"He did not subscribe to his family's religion. Even at a young age he was too mathematical, too logical, to make the leap of faith.”

“He adopted his father's ethical underpinnings, but not his belief in an unseen divinity.”

Buffett's sharp divergence from con­servative American religious belief is shown by his strong support for reproductive rights. Among the commitments he made in June was a donation of stock valued at about $3 billion to the Susan Thompson Buffett Foundation, named after his late wife, which has in the past given substantial support to abortion rights causes.

Bill Gates was asked in an interview in the January 13, 1997, issue of Time whether he thought that there was something special, perhaps even divine, about the human soul. He answered: "I don't have any evidence of that." Later in the same story, he is quoted as saying: 'Just in terms of allocation of time resources, religion is not very efficient. There's a lot more I could be doing on a Sunday morning."

Another major contemporary Amer­ican philanthropist, the financier George Soros, was admirably concise when questioned about his religious beliefs on 60 Minutes of December 20, 1998:

Steve Kroft: Are you a religious man?

 Soros: No.

Kroft: Do you believe in God?

Soros: No.

We shouldn't be surprised. Andrew Carnegie, perhaps the greatest philanthropist in history prior to Buffett and Gates, openly denied believing in God. That means that three out of the four greatest American philanthropists have been atheists or agnostics. (The excep­tion is John D. Rockefeller.)

The other notable feature about Buffett's and Gates's philanthropy, in addition to the sheer size of their donations, is that, unlike so many American donors, they do not give towards building monuments for themselves such as new hospitals, cancer research centers, or splendid architectural statements at elite universities. Instead, the bulk of the money is directed towards relieving human suffering. Consistent with his desire to use his Sunday mornings in a manner more effectively than going to church, Gates has directed most of his money towards finding cures for the diseases that do the most harm, not to people like him—citizens of the developed world—but to people as a whole. The prevailing pattern in medical research is that 90 percent of all research, world­wide, is directed towards medical conditions that account for only 10 percent of the global burden of disease. Pneumonia, diarrhea, tuberculosis, and malaria together are responsible for more than 20 percent of the global disease burden, but they receive less than 1 percent of the funds, public and private, devoted to health research. Or at least they did before Gates and now Buffett entered the picture. That percentage will increase because of the priorities, and resources, of the Gates Foundation.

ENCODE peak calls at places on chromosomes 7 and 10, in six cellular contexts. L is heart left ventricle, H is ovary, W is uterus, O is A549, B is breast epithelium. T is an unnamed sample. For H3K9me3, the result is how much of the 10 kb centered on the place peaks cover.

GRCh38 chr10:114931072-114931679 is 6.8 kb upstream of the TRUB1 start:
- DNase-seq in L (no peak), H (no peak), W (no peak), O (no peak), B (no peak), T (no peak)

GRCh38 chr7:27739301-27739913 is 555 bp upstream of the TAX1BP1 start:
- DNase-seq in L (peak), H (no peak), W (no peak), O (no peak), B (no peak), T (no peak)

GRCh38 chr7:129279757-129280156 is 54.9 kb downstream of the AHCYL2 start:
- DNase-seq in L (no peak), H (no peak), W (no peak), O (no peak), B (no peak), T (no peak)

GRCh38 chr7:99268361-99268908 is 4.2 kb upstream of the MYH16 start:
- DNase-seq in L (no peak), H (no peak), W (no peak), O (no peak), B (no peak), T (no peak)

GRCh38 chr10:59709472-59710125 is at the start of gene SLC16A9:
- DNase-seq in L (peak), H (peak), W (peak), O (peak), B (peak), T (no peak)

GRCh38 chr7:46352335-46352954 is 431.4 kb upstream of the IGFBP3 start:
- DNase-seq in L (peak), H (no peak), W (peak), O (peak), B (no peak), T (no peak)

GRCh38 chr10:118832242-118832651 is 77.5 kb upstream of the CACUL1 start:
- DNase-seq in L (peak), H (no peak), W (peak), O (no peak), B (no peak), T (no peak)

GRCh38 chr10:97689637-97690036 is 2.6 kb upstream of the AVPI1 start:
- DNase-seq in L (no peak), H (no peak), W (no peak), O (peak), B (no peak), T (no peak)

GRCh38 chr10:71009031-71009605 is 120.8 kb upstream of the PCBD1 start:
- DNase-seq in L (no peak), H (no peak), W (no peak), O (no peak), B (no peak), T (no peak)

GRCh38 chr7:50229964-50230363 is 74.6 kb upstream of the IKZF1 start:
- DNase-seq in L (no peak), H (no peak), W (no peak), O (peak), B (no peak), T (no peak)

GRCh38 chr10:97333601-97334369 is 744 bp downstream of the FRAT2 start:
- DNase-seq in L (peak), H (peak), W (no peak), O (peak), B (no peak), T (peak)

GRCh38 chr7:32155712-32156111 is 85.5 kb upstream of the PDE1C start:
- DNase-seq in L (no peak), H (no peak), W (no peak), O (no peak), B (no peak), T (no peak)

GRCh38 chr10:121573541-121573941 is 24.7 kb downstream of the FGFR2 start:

So what motivates these nonreligious philanthropists? I don't really know for sure, and in a way it doesn't much matter, as long as their money does so much good. Some years ago, however, I put the same question to Henry Spira, another highly effective philanthropist and animal rights activist. Since he never had much money, Spira's form of philanthropy was to devote his time, energy and very considerable intellect to campaigning for the downtrodden and oppressed, irrespective of race or species.

When I put the question to him, Spira had cancer and knew he did not have long to live. As an atheist, he regarded death as the end of his existence. I asked him what had driven him to spend his life working for others. He replied: "I guess basically one wants to feel that one's life has amounted to more than just consuming products and generating garbage. I think that one likes to look back and say that one's done the best one can to make this a better place for others. You can look at it from this point of view: what greater motivation can there be than doing whatever one possibly can to reduce pain and suffering?"

Perhaps that is also what drives Buffett and Gates. It may be that simple, but many religious people just don't get it.


Peter Singer is DeCamp Professor of Bioethics at the University Center for Human Values at Princeton Uni­versity and the author of several books, of which the most relevant to this article is How Are We to Live? His most recent book, coauthored with Jim Mason, is The Way We Eat: Why Our Food Choices Matter.